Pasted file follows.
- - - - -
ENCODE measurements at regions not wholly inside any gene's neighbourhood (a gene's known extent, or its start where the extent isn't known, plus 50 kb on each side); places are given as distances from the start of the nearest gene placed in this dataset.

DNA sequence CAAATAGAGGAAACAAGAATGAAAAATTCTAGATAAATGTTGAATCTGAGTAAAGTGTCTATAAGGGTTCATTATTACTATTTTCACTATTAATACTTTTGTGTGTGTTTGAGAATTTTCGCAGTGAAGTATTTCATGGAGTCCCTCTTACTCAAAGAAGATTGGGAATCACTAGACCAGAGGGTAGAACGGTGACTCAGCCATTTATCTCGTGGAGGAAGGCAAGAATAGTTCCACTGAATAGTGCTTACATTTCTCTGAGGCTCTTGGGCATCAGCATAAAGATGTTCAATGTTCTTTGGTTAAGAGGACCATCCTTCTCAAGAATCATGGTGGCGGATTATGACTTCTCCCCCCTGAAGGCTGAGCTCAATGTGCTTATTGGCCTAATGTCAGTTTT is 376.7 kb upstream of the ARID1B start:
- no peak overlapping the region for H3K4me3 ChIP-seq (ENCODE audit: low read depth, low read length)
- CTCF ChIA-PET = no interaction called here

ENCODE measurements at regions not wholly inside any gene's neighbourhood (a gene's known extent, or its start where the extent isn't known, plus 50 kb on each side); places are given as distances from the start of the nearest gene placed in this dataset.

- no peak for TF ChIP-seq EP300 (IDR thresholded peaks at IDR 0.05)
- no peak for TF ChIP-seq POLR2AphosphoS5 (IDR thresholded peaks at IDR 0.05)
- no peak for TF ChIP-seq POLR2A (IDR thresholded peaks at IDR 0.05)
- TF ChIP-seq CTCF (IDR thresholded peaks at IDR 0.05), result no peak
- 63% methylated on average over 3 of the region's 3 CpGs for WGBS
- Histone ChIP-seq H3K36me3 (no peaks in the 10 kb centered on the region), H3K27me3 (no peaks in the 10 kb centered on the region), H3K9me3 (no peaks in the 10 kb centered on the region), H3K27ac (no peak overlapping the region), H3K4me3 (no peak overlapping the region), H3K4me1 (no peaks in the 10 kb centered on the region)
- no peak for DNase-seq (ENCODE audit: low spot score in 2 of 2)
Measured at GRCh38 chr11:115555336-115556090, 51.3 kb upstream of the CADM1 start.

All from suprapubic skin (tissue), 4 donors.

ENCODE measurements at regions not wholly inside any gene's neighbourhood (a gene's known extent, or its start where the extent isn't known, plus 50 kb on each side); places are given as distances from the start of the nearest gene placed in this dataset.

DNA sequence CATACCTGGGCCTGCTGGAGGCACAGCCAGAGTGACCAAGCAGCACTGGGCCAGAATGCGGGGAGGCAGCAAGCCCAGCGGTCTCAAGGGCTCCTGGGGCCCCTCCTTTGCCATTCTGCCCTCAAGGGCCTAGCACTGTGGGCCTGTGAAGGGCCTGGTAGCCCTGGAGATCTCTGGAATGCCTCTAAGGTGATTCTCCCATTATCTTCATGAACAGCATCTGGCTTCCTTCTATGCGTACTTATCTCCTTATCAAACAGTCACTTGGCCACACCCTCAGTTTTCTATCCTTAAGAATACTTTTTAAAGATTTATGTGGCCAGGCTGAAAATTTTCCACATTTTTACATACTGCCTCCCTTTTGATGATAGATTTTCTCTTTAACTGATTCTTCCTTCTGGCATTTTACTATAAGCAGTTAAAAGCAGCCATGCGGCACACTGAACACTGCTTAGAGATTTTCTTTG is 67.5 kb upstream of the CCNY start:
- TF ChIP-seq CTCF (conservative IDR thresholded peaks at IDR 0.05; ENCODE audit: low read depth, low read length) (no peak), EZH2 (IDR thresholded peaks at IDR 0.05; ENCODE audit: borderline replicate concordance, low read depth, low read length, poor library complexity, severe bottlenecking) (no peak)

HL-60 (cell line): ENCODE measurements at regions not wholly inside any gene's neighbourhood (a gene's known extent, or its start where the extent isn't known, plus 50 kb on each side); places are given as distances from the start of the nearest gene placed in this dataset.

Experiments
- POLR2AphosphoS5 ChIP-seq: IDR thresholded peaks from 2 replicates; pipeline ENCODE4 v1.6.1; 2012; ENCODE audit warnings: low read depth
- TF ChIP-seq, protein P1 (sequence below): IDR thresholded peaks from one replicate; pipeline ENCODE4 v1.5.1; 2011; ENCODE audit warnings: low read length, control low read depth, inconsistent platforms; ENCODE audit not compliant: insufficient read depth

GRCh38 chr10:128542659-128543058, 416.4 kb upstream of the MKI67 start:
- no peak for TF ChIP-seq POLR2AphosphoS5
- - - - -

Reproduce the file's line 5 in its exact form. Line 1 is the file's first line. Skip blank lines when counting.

ENCODE measurements at regions not wholly inside any gene's neighbourhood (a gene's known extent, or its start where the extent isn't known, plus 50 kb on each side); places are given as distances from the start of the nearest gene placed in this dataset.